Select from available options to download raster data in GeoTIFF format. The full raster extent can be subset in one of three ways from the Extent button on the map.
When uploading a file or selecting an ecoregion the raster data will be masked outside of the polygon boundary.
Uncertainties that exist in the data products are the results of the estimation and projection methods used for the assessment. Major sources of uncertainties for baseline (1992-2005) data products include assumptions made in structure and parameterization of specific methods and models used in the assessment, relations and integration of these methods and models, and input data availability and quality. The use of land- and climate-change scenarios in the assessment, as part of the carbon modeling, is an additional source of uncertainty for the projected (2006-2050) data products.
Because of the specific methods used in the assessment, the uncertainties are distributed both in temporal and spatial dimensions and they vary by product, location, and specific use. Along the temporal dimensions, mean values of baseline and projection years should be used instead of any given individual years. Along the spatial dimensions, data aggregated to the scale of ecoregions should be used instead of the individual pixels or over relatively small areas of the maps. In addition, the available multiple models and scenarios provide users with ranges of values for a given estimate, which may be used as a means of quantifying the spread of uncertainties.
Forest structure has a significant impact on the assessment of fluxes of carbon and greenhouse gases in forested ecosystems. To facilitate a more accurate accounting of greenhouse gas fluxes on forested lands, this assessment provides information on baseline (recent historic and current) and projected forest stand age. Information on stand age also enables a more realistic representation of clearcutting cycles (based on the typical age when a forest stand is ready for harvesting).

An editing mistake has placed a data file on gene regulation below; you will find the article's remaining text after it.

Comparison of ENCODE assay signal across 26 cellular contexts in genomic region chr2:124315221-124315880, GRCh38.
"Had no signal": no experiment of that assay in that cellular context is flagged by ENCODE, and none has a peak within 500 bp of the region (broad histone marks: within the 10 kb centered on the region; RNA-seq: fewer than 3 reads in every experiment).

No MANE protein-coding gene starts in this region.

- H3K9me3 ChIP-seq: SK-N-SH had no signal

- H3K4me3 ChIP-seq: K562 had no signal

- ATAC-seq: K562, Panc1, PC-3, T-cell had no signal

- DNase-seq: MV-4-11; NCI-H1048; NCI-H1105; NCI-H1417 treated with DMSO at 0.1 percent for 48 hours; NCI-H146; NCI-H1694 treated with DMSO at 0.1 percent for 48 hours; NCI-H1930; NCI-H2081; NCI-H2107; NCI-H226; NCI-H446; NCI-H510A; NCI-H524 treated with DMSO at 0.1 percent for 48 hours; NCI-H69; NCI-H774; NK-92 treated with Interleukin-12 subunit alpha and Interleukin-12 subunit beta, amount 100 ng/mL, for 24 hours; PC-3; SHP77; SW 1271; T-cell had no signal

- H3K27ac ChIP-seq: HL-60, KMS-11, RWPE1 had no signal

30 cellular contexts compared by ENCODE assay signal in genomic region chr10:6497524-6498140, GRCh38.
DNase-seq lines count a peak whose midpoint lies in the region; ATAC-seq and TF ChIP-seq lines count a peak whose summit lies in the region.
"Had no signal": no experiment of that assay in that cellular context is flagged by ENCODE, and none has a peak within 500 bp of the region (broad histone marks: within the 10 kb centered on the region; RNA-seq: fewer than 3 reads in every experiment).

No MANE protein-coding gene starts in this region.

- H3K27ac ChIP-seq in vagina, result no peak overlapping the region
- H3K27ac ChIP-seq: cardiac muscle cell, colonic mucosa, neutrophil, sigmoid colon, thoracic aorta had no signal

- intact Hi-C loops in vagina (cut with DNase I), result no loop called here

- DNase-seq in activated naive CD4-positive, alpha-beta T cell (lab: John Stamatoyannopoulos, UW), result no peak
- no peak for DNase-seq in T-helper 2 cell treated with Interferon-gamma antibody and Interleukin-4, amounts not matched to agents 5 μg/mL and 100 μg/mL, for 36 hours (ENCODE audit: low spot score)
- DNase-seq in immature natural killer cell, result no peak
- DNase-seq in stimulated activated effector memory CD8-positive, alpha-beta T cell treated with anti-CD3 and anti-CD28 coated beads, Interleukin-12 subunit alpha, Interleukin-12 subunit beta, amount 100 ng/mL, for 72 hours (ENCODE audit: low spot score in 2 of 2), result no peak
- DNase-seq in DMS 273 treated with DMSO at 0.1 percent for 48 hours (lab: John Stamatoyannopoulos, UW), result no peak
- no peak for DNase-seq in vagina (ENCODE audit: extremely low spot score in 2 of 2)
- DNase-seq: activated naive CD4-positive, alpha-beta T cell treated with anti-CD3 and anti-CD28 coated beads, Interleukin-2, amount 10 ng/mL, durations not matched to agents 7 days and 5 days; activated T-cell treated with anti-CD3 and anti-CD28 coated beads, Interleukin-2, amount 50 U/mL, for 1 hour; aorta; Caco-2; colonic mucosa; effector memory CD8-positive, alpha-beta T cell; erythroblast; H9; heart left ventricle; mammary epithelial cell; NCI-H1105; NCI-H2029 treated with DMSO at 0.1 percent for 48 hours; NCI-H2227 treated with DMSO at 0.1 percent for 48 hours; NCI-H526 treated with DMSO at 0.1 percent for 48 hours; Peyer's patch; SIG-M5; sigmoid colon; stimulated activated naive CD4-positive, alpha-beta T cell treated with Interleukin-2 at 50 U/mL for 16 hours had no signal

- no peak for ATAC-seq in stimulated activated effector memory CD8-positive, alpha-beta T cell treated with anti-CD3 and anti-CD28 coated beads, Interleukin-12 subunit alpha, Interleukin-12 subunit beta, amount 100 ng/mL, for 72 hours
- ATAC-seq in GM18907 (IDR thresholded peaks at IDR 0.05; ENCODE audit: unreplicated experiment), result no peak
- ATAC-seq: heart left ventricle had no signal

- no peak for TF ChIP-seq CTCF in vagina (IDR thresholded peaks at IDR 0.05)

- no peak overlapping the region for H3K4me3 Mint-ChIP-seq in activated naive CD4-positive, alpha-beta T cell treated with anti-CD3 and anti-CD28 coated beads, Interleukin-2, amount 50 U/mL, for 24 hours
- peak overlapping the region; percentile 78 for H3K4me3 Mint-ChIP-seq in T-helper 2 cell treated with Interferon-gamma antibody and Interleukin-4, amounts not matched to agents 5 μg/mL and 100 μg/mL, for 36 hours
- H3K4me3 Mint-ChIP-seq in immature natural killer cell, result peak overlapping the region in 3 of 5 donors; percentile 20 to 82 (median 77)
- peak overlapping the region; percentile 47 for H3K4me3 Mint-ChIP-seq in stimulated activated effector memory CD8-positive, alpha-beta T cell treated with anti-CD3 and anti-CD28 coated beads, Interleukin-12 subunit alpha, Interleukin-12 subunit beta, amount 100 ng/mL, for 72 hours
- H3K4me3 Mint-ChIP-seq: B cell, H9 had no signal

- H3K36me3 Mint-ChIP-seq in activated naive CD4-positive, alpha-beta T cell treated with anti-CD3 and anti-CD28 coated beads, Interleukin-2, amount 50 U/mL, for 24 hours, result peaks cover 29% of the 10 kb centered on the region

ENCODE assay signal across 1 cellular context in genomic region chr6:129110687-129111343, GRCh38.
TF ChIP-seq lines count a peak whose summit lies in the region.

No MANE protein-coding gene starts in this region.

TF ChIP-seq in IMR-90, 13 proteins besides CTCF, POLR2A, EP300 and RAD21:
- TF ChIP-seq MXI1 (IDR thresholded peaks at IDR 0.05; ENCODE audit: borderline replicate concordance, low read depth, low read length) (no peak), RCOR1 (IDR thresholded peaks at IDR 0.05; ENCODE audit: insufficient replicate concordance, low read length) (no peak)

Forest stand age data simply provide an integer value, in years, since a given pixel of land was last disturbed, or since a "new" forest parcel was established. Forest stand age data are provided at the same 250 meter resolution as baseline and projected land-use and land-cover (LULC) data. Note that all pixels mapped as "clearcut" during the baseline 1992 to 2005 period represent forest clearcuts as mapped by remote sensing data. Stand ages for the baseline period are thus based on the highest quality, "real" data available. Clearcutting and the resultant effects on stand age were modeled within the FOREcasting SCEnarios of Land-use Change (FORE-SCE) model for the projected period from 2006 to 2050.
Zhu, Zhiliang, ed., Bergamaschi, Brian, Bernknopf, Richard, Clow, David, Dye, Dennis, Faulkner, Stephen, Forney, William, Gleason, Robert, Hawbaker, Todd, Liu, Jinxun, Liu, Shuguang, Prisley, Stephen, Reed, Bradley, Reeves, Matthew, Rollins, Matthew, Sleeter, Benjamin, Sohl, Terry, Stackpoole, Sarah, Stehman, Stephen, Striegl, Robert, Wein, Anne, and Zhu, Zhiliang, 2010, A method for assessing carbon stocks, carbon sequestration, and greenhouse-gas fluxes in ecosystems of the United States under present conditions and future scenarios: U.S. Geological Survey Scientific Investigations Report 2010–5233, 188 p. (Available from USGS).
An initial stand age layer was constructed for the 1992 date (the beginning of our analysis period) using historical remote sensing data and a sample-based data set of forest structure. Vegetation Change Tracker (VCT) data used historical databases of Landsat imagery to map parcels of land that had been disturbed from 1984 to the present. Any pixel recorded as disturbed in VCT data from 1984 to 1992 was recorded as the appropriate age for the initial 1992 stand age image. For areas not recorded as disturbed in the VCT, sample data points from the Forest Inventory and Analysis (FIA) data were used to create an interpolated stand age layer for 1992. The composite image of VCT and interpolated FIA data provides initial 1992 stand age for each 250 meter pixel.
Forest stand age is tracked as the FORE-SCE model iterates from 1992 to 2050. Forest stand age is increased by a value of "1" for all undisturbed pixels in a given model year run. Stand age is reset to a vale of "0" for pixels modeled as clearcut for a given year. A stand age of "0" is also assigned to new forest pixels established through the conversion from other land-cover classes. The forest stand age layer also is used to ensure realistic clearcutting cycles. For example, in an ecoregion where the cutting of Douglas Fir represents the primary commercial species harvested, FORE-SCE would restrict "evergreen" forest pixels from being cut until they reached an age of at least 50 years, mimicking a realistic cutting cycle for Douglas Fir harvest. Note that no mechanism accounts for natural mortality, meaning any forest pixel undisturbed throughout the simulation period would continue to indefinitely "age".